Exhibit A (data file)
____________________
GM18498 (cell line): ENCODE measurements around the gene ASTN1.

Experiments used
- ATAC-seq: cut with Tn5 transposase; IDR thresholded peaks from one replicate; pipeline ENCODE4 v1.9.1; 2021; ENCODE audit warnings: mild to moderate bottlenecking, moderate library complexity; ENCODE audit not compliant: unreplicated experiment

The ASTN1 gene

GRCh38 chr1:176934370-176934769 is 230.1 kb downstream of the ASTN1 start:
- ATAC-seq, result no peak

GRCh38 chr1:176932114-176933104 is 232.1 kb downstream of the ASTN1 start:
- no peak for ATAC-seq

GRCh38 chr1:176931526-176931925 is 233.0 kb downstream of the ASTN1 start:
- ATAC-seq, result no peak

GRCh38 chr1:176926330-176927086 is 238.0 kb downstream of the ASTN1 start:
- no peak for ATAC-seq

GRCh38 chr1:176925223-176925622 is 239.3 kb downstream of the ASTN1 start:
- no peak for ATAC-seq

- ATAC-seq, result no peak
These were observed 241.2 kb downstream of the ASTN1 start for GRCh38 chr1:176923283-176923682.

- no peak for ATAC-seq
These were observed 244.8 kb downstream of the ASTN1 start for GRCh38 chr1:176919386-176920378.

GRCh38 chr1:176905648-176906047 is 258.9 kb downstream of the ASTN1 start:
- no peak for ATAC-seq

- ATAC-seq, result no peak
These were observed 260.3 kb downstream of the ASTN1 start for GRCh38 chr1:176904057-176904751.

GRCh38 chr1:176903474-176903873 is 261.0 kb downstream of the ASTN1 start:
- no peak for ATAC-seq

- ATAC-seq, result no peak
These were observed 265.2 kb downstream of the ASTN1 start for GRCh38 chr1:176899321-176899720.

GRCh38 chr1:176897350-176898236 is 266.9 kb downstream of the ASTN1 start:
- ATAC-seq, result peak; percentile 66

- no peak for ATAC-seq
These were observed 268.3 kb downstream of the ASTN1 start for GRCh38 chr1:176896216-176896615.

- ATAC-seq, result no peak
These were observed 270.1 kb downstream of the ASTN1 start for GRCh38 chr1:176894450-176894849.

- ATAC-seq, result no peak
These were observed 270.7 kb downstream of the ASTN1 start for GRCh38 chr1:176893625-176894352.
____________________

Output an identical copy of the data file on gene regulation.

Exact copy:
GM18498 (cell line): ENCODE measurements around the gene ASTN1.

Experiments used
- ATAC-seq: cut with Tn5 transposase; IDR thresholded peaks from one replicate; pipeline ENCODE4 v1.9.1; 2021; ENCODE audit warnings: mild to moderate bottlenecking, moderate library complexity; ENCODE audit not compliant: unreplicated experiment

The ASTN1 gene

GRCh38 chr1:176934370-176934769 is 230.1 kb downstream of the ASTN1 start:
- ATAC-seq, result no peak

GRCh38 chr1:176932114-176933104 is 232.1 kb downstream of the ASTN1 start:
- no peak for ATAC-seq

GRCh38 chr1:176931526-176931925 is 233.0 kb downstream of the ASTN1 start:
- ATAC-seq, result no peak

GRCh38 chr1:176926330-176927086 is 238.0 kb downstream of the ASTN1 start:
- no peak for ATAC-seq

GRCh38 chr1:176925223-176925622 is 239.3 kb downstream of the ASTN1 start:
- no peak for ATAC-seq

- ATAC-seq, result no peak
These were observed 241.2 kb downstream of the ASTN1 start for GRCh38 chr1:176923283-176923682.

- no peak for ATAC-seq
These were observed 244.8 kb downstream of the ASTN1 start for GRCh38 chr1:176919386-176920378.

GRCh38 chr1:176905648-176906047 is 258.9 kb downstream of the ASTN1 start:
- no peak for ATAC-seq

- ATAC-seq, result no peak
These were observed 260.3 kb downstream of the ASTN1 start for GRCh38 chr1:176904057-176904751.

GRCh38 chr1:176903474-176903873 is 261.0 kb downstream of the ASTN1 start:
- no peak for ATAC-seq

- ATAC-seq, result no peak
These were observed 265.2 kb downstream of the ASTN1 start for GRCh38 chr1:176899321-176899720.

GRCh38 chr1:176897350-176898236 is 266.9 kb downstream of the ASTN1 start:
- ATAC-seq, result peak; percentile 66

- no peak for ATAC-seq
These were observed 268.3 kb downstream of the ASTN1 start for GRCh38 chr1:176896216-176896615.

- ATAC-seq, result no peak
These were observed 270.1 kb downstream of the ASTN1 start for GRCh38 chr1:176894450-176894849.

- ATAC-seq, result no peak
These were observed 270.7 kb downstream of the ASTN1 start for GRCh38 chr1:176893625-176894352.